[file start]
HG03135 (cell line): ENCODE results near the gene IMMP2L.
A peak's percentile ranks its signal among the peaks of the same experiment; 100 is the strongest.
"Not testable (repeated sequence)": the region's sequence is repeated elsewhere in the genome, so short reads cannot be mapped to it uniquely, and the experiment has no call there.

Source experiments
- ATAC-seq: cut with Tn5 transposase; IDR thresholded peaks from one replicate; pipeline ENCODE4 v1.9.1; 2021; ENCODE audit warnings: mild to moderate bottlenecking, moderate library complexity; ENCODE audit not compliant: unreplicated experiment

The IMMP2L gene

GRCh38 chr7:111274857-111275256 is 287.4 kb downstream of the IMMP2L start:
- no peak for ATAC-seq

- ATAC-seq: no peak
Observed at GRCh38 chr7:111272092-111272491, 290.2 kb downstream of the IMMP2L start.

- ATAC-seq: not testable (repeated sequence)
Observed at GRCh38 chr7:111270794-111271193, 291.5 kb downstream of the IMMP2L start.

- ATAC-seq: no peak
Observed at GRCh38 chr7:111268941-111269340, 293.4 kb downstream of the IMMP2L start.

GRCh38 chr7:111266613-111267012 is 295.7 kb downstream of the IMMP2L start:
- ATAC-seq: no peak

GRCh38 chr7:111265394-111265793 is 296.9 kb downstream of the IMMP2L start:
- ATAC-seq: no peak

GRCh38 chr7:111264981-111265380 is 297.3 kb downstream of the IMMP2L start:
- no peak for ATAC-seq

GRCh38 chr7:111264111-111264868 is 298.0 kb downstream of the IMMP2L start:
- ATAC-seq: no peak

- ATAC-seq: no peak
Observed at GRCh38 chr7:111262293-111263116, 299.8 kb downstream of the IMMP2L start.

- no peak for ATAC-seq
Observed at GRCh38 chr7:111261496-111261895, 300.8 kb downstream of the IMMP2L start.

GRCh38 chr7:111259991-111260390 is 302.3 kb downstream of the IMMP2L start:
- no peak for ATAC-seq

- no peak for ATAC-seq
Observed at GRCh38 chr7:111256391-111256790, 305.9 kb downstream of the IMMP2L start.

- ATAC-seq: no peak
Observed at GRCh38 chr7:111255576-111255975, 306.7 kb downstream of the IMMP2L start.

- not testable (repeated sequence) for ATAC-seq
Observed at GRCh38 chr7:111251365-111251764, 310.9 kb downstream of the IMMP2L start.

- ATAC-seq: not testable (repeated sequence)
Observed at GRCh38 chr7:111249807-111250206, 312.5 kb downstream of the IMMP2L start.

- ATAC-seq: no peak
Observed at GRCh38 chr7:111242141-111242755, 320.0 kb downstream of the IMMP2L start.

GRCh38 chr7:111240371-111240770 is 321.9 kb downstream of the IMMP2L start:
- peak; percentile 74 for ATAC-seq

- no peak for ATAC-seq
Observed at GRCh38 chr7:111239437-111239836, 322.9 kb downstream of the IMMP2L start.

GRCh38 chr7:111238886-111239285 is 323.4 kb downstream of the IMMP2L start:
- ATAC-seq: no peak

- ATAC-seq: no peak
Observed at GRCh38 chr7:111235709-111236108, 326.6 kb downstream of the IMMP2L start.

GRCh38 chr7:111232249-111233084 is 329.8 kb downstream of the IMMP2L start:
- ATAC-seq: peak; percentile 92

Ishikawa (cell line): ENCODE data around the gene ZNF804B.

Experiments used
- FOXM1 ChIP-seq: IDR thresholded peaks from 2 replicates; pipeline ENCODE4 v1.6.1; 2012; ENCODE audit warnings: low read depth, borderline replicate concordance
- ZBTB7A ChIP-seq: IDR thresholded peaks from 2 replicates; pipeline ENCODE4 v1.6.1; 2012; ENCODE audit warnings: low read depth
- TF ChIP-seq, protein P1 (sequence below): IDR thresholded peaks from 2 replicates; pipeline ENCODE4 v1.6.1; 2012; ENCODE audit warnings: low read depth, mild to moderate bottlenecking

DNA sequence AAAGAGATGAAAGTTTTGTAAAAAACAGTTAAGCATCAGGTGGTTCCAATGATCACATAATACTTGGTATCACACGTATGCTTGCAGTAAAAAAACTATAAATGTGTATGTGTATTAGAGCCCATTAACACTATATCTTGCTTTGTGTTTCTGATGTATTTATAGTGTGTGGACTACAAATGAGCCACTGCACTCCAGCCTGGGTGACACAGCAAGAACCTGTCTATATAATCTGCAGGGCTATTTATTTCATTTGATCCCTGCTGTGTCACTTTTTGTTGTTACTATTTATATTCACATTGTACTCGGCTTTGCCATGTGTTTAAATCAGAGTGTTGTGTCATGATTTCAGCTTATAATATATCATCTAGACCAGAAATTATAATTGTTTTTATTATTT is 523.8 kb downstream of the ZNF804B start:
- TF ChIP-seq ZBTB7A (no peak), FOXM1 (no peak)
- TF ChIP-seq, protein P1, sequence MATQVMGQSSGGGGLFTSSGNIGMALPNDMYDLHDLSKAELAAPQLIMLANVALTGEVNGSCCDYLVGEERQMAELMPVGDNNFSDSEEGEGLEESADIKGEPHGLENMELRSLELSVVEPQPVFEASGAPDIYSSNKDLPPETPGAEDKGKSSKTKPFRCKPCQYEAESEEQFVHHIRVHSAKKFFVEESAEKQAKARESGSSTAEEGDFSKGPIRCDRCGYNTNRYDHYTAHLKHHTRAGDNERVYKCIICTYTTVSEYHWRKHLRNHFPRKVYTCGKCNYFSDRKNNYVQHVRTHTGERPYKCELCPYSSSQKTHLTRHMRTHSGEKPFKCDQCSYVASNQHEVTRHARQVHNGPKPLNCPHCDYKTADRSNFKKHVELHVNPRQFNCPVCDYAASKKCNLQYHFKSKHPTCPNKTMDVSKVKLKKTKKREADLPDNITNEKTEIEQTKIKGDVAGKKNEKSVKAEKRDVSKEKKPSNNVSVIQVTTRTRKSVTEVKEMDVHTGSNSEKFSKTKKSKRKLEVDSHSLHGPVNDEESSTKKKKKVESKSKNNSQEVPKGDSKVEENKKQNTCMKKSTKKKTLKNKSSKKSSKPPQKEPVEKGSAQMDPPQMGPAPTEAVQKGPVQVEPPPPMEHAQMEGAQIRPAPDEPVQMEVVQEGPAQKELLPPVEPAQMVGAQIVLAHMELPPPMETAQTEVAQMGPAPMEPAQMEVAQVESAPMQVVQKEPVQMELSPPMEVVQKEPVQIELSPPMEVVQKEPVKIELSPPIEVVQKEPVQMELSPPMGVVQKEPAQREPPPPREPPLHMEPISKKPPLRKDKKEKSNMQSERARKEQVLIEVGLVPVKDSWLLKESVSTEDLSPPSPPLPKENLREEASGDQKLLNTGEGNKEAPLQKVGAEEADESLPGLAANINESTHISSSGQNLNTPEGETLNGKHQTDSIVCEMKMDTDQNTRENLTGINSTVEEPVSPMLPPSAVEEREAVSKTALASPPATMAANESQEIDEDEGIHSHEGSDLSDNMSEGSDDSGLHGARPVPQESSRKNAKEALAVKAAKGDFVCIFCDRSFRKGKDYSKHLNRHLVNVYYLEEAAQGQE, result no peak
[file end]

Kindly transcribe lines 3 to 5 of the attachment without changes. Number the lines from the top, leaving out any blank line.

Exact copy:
"Not testable (repeated sequence)": the region's sequence is repeated elsewhere in the genome, so short reads cannot be mapped to it uniquely, and the experiment has no call there.

Source experiments
- ATAC-seq: cut with Tn5 transposase; IDR thresholded peaks from one replicate; pipeline ENCODE4 v1.9.1; 2021; ENCODE audit warnings: mild to moderate bottlenecking, moderate library complexity; ENCODE audit not compliant: unreplicated experiment